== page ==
28th Sunday in Ordinary Time
October 13, 2019
Homily by Fr. John De Celles
St. Raymond of Peñafort Catholic Church
Today’s Gospel tells us a story of gratitude and ingratitude.
Jesus cures 10 lepers, but for some reason
only one—the foreigner, the Samaritan—comes back to thank Him.
So Jesus says:
“Ten were cleansed, were they not?
Where are the other nine?
Has none but this foreigner returned to give thanks to God?”
This seems a pretty natural question till you stop and think about it:
why does Jesus criticize the other 9
who probably went on to the temple to show themselves to the priest
just like Jesus told them to,
and in doing so they probably also gave thanks to God?
The thing is, Jesus is trying to make several important points.
First, He’s saying that it is He, Jesus,
who is both the God who cured them
and the God to whom they should come to give thanks.
But He also makes a second point
—one that the leper probably didn’t understand,
but one that was not lost on the apostles,
at least as they looked back on it later.
He’s saying not only is He God,
but He is also the new priest that they should come to.
He’s the priest of the new covenant because He offers the new sacrifice,
His sacrifice on the Cross,
that saves them not merely from leprosy, but from every evil,
and offers them new and eternal life.
The new priest who gave His Church a means
to continue to come to Him and share in His sacrifice
as He took bread and wine and said to His apostles:
“this is my body given up for you…”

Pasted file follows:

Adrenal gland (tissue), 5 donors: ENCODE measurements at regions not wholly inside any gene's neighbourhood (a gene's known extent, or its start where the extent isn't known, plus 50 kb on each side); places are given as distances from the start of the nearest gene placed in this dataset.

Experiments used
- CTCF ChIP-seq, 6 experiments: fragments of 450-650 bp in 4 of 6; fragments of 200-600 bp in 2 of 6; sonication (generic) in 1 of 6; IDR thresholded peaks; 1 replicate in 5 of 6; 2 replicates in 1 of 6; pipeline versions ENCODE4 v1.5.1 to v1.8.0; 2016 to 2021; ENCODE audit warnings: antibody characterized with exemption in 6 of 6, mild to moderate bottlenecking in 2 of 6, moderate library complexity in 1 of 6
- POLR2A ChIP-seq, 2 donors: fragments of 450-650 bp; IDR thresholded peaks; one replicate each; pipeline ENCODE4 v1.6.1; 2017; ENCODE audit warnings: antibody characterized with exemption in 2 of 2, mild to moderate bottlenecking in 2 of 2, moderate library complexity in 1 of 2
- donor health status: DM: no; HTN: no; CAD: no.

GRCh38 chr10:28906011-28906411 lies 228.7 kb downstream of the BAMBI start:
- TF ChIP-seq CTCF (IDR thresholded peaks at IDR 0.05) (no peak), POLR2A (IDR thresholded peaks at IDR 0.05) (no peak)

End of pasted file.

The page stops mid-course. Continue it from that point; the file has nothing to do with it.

“this is the cup of my blood,
the blood of the new covenant.”
All this wasn’t lost on the apostles and the early Church:
they clearly saw that Christ had used this powerful miracle
to teach us the necessity of appreciating
the life-giving power of His Cross and the Eucharist.
And so St. Luke makes the point to record in his Gospel
that the Samaritan
“fell at the feet of Jesus and thanked Him,”
and that Jesus said:
“none but this foreigner returned to give thanks to God”
But of course in his original Greek text
St. Luke used the Greek word for “thanksgiving”
which is “Euchariston”
in a not so subtle way of pointing out that this whole miracle
points to thanksgiving for the “Euchariston”—the Eucharist.
Today, polls tell us that 72% of Catholics don’t believe
in the true meaning of the Eucharist:
that it is truly the Body and Blood of Christ,
and a re-presentation of the one salvific sacrifice of the Cross.
Not quite 9 out of 10, like with the lepers,
but I imagine if we threw in those who
fail to truly be grateful for this gift,
to receive Him reverently and with sincere faith in Holy Communion
we’d easily be out to be at 9 out of 10.
Jesus told the Samaritan that his faith in Jesus saved him.
But Catholics, myself included,
repeatedly fail to have faith in Jesus and His words
that “this is my body.”
And even when we believe, how often do fail to imitate the Samaritan
and come to Jesus to thank Him for this miracle.
Most of the time our failures are slight
and we recover quickly to reverence and faith.
But sometimes our failure leads to neglecting the Eucharist,
and even to sacrilegious behavior.
It’s even led some to view receiving Holy Communion
as a “right” that no one can deny you:
to a mentality that once you’ve been baptized a Catholic,
it doesn’t matter what you do or say,
you can always receive Communion.
Now, it is true that there is an immediate and direct connection
between Baptism and Eucharist.
We see this in today’s readings—particularly the 1st reading and the Gospel,
in the stories of the healing of the lepers.
The sacramental symbolism is vivid.
The cleansing of the leprosy is the washing away of sins in Baptism.
Naaman plunges 7 times into the waters of the Jordan: